Pelvic inflammatory disease

Also known as PID

Pelvic inflammatory disease (PID) is the term given to infection of the female reproductive system - the fallopian tubes, cervix, womb and ovaries. It is a common and potentially serious complication of sexually transmitted infections (STIs), such as chlamydia and gonorrhoea. Occasionally, PID can occur after certain gynaecological procedures.

PID is common in women under the age of 25 because chlamydia and gonorrhoea infections are common in this age group. You can become infected with chlamydia and gonorrhoea by having unprotected sex (not using a condom) with someone who has these infections. However, tests for these are often negative in women with PID.

Symptoms

The symptoms can vary from very mild to severe. The most noticeable symptoms are:undefined

  • pain or tenderness in the tummy or lower abdomen
  • abnormal vaginal discharge
  • heavy or painful periods
  • unusual bleeding such as after sex or between periods
  • pain during sex.

If you have had recent unprotected sex with a new partner, or have any of the symptoms mentioned above, then it's time for a sexual health check. This involves having a vaginal examination and tests taken for STIs including chlamydia and gonorrhoea. This check can be done at your local sexual health service, doctor or family planning clinic.

Diagnosis

There is no specific, single test for PID and the doctor will rely on your symptoms and examination findings to decide if you have PID.

If left untreated, PID can lead to:

  • Infertility (difficulty getting pregnant).
  • Ectopic pregnancy (baby growing outside the womb).
  • Chronic (long term) pain and abscess formation. This happens because the infection damages tissues, such as the fallopian tubes; this can be permanent.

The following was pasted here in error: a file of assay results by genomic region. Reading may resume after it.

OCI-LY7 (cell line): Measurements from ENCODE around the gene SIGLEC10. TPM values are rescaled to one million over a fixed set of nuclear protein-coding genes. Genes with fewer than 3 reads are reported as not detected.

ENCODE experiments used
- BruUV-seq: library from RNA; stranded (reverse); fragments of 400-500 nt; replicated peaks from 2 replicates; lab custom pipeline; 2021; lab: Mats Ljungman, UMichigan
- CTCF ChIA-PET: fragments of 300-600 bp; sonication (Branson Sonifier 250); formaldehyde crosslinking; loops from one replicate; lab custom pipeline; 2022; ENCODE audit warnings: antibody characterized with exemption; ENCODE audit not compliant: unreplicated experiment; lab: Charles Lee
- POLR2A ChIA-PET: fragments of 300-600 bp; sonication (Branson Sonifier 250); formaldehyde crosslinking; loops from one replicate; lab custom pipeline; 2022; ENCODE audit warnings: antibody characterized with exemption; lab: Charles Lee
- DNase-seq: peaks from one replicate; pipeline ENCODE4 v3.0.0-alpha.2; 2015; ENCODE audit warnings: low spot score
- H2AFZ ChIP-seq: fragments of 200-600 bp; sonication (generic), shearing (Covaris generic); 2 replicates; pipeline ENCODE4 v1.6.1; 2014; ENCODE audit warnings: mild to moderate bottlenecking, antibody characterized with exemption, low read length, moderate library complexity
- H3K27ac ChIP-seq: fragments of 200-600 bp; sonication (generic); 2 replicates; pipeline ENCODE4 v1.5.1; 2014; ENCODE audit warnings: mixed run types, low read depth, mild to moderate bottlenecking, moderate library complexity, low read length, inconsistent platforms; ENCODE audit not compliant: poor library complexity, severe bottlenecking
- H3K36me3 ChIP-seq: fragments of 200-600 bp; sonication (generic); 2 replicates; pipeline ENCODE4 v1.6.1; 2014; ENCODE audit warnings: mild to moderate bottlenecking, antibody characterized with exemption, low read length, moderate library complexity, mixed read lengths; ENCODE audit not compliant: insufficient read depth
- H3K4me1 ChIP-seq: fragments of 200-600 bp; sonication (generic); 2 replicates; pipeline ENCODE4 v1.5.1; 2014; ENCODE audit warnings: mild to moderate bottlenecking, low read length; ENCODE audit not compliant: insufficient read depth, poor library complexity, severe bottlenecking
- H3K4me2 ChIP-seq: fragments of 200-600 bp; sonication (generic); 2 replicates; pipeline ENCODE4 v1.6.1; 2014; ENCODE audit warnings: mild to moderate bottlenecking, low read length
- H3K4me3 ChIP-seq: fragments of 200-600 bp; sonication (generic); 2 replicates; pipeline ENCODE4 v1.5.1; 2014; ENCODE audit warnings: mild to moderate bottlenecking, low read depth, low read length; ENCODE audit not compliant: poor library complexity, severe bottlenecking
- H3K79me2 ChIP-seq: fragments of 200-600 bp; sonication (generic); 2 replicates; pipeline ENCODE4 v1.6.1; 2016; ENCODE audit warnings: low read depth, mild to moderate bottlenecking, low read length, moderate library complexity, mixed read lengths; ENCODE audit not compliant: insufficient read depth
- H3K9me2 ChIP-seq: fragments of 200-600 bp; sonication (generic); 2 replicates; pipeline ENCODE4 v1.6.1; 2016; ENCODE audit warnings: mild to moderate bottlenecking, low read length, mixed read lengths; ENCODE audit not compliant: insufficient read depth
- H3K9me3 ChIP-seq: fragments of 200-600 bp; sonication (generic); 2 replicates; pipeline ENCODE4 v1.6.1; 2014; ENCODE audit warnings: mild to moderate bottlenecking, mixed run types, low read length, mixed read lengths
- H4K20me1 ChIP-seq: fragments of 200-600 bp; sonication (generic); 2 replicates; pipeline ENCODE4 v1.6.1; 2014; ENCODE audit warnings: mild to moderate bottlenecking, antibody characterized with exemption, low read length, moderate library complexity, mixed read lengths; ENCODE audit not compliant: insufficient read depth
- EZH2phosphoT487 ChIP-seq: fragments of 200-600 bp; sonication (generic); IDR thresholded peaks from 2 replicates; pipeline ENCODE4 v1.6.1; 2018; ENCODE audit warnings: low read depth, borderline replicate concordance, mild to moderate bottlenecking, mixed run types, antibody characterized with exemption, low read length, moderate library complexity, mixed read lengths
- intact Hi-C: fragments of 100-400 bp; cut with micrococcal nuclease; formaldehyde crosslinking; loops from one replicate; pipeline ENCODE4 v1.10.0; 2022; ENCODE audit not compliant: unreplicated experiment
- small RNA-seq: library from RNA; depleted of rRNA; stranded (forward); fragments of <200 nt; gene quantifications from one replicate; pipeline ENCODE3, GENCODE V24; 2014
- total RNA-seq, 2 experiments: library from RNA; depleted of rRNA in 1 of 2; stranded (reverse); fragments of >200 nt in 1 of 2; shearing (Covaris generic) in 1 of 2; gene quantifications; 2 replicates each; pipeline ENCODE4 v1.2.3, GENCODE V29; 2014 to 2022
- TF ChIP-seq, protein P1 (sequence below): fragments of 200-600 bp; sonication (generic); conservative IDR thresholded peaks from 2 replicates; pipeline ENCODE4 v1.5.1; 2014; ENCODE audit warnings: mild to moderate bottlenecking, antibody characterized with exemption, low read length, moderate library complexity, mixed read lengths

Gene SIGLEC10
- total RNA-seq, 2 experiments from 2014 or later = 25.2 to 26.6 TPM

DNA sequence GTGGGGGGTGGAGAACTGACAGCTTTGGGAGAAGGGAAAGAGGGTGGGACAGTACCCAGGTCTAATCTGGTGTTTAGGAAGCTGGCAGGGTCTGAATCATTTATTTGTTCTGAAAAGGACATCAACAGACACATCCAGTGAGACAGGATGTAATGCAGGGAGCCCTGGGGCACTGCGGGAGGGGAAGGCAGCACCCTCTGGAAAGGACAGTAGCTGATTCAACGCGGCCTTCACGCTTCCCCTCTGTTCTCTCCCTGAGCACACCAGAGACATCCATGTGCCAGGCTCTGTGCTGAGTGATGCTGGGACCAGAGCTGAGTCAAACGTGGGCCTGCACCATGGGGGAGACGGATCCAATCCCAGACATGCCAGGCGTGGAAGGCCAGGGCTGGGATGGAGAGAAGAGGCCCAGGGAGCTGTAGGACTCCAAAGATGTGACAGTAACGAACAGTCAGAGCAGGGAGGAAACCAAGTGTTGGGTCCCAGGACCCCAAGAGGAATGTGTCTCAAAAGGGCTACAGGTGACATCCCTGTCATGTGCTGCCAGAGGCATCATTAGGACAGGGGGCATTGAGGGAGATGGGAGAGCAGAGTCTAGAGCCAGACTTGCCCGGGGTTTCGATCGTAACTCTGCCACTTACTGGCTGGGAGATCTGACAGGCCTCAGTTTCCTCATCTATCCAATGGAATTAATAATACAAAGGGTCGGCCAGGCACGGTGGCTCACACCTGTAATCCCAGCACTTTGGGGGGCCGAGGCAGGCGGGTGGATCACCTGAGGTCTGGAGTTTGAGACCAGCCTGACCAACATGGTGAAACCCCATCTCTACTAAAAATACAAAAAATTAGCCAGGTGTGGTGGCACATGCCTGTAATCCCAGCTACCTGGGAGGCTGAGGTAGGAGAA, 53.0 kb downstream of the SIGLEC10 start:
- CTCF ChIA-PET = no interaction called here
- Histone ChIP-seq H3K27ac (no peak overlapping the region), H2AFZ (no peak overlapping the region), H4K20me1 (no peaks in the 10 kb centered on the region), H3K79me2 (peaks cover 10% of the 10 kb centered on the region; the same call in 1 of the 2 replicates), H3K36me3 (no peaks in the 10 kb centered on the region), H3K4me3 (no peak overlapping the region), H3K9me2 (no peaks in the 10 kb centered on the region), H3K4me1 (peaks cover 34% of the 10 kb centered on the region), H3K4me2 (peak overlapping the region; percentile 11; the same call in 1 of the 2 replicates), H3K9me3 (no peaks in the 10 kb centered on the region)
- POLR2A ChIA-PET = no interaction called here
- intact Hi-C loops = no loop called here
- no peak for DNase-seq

If you get PID more than once you are at even greater risk of developing these complications. In many countries, it is the most common preventable cause of infertility.

Treatment

If your doctor thinks it is very likely you have PID you will be given a course of antibiotics, usually before test results are available. This is to lower the risk of any possible long term complications.

It is very important to:

  • Finish the course of treatment, even if your tests are all clear and you are feeling better.
  • Do not have sex again until your treatment is finished and any recent sexual partners are also treated.
  • If you don't have a regular partner, advise all partners from the last three months to get a sexual health check.
  • Return to your doctor or clinic for a follow-up check after treatment.

Self care

Most PID in young women is the result of infection with an STI.

  • You can prevent these infections by using a condom every time you have sex, especially when having sex with new partners.
  • Make sure sexual partners are tested and treated.
  • The complications of PID get worse with repeat infections, so prevention is essential.

Learn more

Contraception Family Planning NZ 
STI testing and treatment Family Planning NZ
Pelvic Inflammatory Disease Health Promotion Agency and Ministry of Health NZ, 2011
Pelvic Inflammatory Disease - Patient information NZ Sexual Health Service, 2012

Credits: Original material provided by Auckland Sexual Health Services.. Reviewed By: Health Navigator